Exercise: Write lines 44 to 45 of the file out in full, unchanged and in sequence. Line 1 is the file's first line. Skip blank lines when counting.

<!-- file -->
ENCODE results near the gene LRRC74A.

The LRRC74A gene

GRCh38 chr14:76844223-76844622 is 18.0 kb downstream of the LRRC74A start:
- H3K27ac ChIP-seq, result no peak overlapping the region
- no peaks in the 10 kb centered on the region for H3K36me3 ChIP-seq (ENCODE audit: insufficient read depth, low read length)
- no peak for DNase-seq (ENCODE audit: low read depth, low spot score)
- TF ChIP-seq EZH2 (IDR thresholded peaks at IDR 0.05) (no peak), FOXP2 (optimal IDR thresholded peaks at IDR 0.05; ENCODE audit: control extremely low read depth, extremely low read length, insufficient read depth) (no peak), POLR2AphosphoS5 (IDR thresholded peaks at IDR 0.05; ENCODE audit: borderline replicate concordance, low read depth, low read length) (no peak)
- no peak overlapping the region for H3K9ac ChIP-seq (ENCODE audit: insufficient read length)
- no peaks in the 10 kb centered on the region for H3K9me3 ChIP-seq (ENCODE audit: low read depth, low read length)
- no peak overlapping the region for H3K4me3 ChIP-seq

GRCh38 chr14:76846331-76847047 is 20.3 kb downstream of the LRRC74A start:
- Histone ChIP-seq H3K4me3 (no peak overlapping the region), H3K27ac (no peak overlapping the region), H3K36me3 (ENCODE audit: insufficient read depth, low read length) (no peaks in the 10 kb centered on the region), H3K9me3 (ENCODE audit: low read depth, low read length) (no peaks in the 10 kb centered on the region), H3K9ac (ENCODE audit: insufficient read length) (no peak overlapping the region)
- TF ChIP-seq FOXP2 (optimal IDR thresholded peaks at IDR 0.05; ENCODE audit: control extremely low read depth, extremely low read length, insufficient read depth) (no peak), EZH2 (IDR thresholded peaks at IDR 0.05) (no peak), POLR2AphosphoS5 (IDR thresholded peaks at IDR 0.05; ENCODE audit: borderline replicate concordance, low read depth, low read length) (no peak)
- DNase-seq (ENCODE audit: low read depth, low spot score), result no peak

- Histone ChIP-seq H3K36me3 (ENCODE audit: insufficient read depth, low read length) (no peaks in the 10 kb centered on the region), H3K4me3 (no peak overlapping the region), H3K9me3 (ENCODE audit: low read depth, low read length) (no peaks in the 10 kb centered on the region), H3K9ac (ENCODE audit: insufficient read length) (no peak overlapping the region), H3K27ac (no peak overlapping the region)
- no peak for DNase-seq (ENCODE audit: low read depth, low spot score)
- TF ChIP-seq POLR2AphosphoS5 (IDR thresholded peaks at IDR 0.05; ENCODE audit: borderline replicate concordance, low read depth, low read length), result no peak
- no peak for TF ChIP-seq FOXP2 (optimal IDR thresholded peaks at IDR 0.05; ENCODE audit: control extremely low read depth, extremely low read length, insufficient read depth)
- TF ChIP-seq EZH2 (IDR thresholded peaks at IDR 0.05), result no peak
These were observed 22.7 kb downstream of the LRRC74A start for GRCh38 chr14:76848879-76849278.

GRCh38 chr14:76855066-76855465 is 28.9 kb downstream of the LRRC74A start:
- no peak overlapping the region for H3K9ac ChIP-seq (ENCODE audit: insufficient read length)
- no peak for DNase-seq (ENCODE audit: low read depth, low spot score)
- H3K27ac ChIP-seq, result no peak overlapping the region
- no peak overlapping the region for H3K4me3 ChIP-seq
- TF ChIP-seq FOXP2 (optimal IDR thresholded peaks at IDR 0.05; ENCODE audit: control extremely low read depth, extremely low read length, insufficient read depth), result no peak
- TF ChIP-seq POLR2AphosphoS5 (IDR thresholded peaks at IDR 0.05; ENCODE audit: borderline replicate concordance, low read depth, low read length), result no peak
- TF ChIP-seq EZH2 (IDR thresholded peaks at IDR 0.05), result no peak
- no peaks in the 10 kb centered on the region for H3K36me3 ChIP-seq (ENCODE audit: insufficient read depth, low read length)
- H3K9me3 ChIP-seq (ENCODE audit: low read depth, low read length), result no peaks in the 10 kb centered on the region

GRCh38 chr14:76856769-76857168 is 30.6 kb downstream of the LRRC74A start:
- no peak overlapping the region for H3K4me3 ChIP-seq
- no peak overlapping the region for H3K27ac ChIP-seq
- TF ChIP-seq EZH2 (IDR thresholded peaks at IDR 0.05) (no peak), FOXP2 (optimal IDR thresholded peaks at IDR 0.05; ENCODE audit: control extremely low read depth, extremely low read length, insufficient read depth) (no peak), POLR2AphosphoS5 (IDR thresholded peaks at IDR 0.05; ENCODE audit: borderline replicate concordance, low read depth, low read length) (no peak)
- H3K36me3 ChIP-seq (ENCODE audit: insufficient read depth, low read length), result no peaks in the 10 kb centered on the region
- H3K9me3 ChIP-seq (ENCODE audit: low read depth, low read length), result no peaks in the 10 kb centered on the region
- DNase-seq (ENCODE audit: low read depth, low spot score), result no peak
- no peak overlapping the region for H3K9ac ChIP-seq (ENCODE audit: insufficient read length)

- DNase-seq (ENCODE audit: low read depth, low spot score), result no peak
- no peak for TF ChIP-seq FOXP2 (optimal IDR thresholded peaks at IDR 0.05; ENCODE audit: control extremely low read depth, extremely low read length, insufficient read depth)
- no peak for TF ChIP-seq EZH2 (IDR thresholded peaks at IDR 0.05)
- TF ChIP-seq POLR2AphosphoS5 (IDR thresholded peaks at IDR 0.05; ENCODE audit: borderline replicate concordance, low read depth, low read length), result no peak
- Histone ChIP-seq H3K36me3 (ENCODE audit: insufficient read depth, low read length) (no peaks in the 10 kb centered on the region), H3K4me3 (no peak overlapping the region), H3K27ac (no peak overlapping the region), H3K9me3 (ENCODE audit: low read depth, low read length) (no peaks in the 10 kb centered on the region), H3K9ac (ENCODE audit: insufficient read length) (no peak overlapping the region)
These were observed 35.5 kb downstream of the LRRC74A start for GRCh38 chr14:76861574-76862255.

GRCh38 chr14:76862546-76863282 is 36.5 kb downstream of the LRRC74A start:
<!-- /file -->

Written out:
These were observed 35.5 kb downstream of the LRRC74A start for GRCh38 chr14:76861574-76862255.

GRCh38 chr14:76862546-76863282 is 36.5 kb downstream of the LRRC74A start: